Your Tax Money Hard at Work: GM Offers Discontinued Dealers a $1M Kiss Off

Robert Farago
by Robert Farago
your tax money hard at work gm offers discontinued dealers a 1m kiss off

For the last ten years or so, the United Auto Workers (UAW) has pretended to make “concessions” to General Motors while doing nothing more than accepting pay-offs consisting of lump sums and promises to pay lump sums from fictional future earnings. Exhibit R: the fed’s recently promised $2.5 billion cash “top-up” of the UAW’s health care VEBA, ahead of other payment of other lump sums AND a slice of fictional future earnings. Automotive News [sub] reports that GM’s deep-sixed dealers are now playing grease my palm at wounded knee. “General Motors is offering some dealerships $100,000 to $1 million to wind down their businesses over the next 17 months, according to three sources familiar with the proposals.”

Let’s assume the average dead dealer gets a $500,000 kiss off. GM announced it was terminating 1124 dealers. I make that a $562 million pay off (as opposed to a zero dollar FO&D possible under bankruptcy law). I reckon we got a bargain mate! GM’s Oldsmobile termination reported cost GM a billion bucks, back when a billion was more than a rest stop on the way to $100 billion. Or a trillion. So, what do we get for our money?

The money is intended to help dealers sell their remaining inventories. But if the dealer accepts the payment, GM will not buy the unsold inventory. In addition, the dealer must agree not to sue GM until their franchise agreement expires. The terminated dealers also will not be allowed to order new cars from GM, yet they must stay in business until January.

GM’s army of the undead! And what’s with the “until their franchise agreement expires?” Does that mean we’re looking at hundreds of millions in federally-funded lawyers fees defending Government Motors against dealer lawsuits? Sure!

This, no doubt, at the same time that those discontinued dealers will land themselves the Small Business Administration loan guarantees to buy product GM won’t sell them. While we’re at it, I wonder where the funding for the freshly mandated GM dealership upgrade is gonna come from? Hey Tony?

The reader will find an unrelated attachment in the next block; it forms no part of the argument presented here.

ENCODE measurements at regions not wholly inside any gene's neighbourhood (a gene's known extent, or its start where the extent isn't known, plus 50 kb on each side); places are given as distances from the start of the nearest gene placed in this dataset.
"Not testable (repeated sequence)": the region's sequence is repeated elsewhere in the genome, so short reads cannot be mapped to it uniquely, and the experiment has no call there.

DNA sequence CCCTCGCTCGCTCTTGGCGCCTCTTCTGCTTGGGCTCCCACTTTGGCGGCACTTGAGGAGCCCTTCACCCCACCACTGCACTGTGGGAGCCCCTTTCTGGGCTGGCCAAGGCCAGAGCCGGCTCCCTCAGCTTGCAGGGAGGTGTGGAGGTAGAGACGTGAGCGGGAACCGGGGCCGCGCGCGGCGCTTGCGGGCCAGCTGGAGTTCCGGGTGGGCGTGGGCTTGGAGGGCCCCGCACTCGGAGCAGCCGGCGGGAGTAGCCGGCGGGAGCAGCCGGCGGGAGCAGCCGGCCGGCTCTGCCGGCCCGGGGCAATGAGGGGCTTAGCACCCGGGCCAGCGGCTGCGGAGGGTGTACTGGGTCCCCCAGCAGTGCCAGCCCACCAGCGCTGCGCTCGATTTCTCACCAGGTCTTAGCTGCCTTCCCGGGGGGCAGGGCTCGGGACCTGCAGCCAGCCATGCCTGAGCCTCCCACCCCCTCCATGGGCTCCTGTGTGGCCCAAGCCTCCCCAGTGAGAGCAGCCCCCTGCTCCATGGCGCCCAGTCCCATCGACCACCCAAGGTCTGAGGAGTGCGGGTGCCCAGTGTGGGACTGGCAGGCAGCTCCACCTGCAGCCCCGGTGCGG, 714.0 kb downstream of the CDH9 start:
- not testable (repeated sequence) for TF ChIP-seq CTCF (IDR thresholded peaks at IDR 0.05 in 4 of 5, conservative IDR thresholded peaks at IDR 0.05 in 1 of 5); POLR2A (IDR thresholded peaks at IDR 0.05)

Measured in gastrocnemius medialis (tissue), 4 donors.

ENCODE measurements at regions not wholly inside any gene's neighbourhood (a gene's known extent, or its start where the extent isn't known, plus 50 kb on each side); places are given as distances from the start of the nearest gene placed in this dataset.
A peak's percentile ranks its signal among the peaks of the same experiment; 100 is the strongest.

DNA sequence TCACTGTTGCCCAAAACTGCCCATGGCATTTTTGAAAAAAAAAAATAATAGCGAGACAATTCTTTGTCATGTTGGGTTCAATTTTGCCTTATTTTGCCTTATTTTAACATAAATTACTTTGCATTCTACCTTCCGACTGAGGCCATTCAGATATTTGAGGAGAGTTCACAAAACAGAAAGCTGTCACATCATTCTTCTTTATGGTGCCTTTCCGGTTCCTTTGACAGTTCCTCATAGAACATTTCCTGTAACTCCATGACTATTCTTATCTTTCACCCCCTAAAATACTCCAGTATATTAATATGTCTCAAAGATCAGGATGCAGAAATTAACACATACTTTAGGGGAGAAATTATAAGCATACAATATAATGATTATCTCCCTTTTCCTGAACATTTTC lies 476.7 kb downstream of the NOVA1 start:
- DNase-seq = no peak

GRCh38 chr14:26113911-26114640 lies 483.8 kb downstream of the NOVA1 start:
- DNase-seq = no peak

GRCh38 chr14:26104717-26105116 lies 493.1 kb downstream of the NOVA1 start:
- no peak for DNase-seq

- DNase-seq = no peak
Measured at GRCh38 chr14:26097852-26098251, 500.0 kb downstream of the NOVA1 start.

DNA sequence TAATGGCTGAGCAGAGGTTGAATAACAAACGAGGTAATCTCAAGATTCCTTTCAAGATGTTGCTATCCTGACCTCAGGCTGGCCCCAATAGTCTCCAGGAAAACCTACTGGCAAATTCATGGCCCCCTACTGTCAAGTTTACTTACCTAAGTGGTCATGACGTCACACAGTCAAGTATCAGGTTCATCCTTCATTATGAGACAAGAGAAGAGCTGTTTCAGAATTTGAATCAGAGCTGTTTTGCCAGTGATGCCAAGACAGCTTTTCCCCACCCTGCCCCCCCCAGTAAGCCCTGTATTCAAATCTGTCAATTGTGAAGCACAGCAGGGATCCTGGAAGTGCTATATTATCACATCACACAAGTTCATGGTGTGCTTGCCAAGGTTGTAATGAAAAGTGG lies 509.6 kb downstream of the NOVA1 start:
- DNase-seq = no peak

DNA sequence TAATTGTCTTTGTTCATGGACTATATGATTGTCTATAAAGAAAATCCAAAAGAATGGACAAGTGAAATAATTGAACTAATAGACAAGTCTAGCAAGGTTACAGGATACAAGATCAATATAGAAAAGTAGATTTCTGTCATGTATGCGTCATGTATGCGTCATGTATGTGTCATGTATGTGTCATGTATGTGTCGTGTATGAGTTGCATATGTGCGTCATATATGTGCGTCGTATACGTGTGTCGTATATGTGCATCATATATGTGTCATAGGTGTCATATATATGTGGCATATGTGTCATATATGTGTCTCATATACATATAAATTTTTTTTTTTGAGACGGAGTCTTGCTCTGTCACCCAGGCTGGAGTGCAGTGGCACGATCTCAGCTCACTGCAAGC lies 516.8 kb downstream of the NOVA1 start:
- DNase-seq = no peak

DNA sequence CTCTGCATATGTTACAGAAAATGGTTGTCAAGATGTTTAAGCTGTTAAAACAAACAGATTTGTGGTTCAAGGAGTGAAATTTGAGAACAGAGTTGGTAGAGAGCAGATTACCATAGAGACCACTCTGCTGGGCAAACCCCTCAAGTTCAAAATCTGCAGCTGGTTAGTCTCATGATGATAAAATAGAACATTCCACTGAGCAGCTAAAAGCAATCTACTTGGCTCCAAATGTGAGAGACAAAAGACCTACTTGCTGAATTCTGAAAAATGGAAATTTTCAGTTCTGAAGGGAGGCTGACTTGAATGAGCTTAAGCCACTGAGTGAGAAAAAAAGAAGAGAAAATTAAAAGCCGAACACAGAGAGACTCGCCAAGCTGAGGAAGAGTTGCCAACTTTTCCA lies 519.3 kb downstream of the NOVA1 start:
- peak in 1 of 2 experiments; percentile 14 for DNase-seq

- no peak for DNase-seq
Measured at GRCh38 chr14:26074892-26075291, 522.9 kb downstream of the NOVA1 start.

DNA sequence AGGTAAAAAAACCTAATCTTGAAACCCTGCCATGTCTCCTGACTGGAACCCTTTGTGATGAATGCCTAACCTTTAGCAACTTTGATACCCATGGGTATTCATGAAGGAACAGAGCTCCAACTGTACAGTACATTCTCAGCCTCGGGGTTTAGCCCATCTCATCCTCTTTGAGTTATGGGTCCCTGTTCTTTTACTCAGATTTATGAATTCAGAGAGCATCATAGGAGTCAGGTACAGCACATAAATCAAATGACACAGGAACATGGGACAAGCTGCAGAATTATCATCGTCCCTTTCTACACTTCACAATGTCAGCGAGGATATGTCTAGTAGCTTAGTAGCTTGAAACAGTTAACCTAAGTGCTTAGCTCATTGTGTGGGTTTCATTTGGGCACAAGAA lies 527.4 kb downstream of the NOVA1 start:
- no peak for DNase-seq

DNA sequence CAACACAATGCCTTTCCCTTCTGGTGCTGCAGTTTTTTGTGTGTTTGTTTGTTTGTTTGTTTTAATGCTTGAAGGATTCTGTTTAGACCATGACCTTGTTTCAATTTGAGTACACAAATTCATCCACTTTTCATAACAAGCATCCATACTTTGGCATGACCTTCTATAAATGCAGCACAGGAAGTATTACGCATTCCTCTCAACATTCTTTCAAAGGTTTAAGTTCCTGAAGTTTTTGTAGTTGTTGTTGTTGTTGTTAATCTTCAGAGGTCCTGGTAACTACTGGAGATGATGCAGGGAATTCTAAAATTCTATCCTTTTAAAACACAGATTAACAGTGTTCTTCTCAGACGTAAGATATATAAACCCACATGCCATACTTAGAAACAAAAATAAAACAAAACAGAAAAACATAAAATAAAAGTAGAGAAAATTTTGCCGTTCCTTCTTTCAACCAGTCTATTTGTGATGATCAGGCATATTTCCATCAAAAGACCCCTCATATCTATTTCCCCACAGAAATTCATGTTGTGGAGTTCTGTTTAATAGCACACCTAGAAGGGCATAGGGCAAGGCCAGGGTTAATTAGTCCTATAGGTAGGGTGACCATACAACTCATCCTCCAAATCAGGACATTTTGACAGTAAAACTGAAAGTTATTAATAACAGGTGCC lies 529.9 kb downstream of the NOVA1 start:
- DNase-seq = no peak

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2 of 9 comments
  • John Horner John Horner on Jun 03, 2009

    I'm on record saying these dealer closures are a bad idea. Paying them cash money to go away just makes it dumber. Paying employees to go away at least reduces a real, measurable ongoing cost. Paying a customer to go away, doesn't.

  • Golf4me Golf4me on Jun 03, 2009

    I don't get it...wasn't one of the advantages of C11 the ability to pare the dealer network without such payouts? They could have done this years ago ala Oldsmobile! At least Chrysler had the balls to cut the cord clean. GM is dithering already in only it's 2nd day of C11. That can't be good.

  • RHD Any truth to the unconfirmed rumor that the new, larger model will be called the bZ6X? We could surmise that with a generous back seat it certainly should be!
  • Damon Thomas Adding to the POSITIVES... It's a pretty fun car to mod
  • GregLocock Two adjacent states in Australia have different attitudes to roadworthy inspections. In NSW they are annual. In Victoria they only occur at change of ownership. As you'd expect this leads to many people in Vic keeping their old car.So if the worrywarts are correct Victoria's roads would be full of beaten up cars and so have a high accident rate compared with NSW. Oh well, the stats don't agree.
  • Lorenzo In Massachusetts, they used to require an inspection every 6 months, checking your brake lights, turn signals, horn, and headlight alignment, for two bucks.Now I get an "inspection" every two years in California, and all they check is the smog. MAYBE they notice the tire tread, squeaky brakes, or steering when they drive it into the bay, but all they check is the smog equipment and tailpipe emissions.For all they would know, the headlights, horn, and turn signals might not work, and the car has a "speed wobble" at 45 mph. AFAIK, they don't even check EVs.
  • Not Tire shop mechanic tugging on my wheel after I complained of grinding noise didn’t catch that the ball joint was failing. Subsequently failed to prevent the catastrophic failure of the ball joint and separation of the steering knuckle from the car! I’ve never lived in a state that required annual inspection, but can’t say that having the requirement has any bearing on improving safety given my experience with mechanics…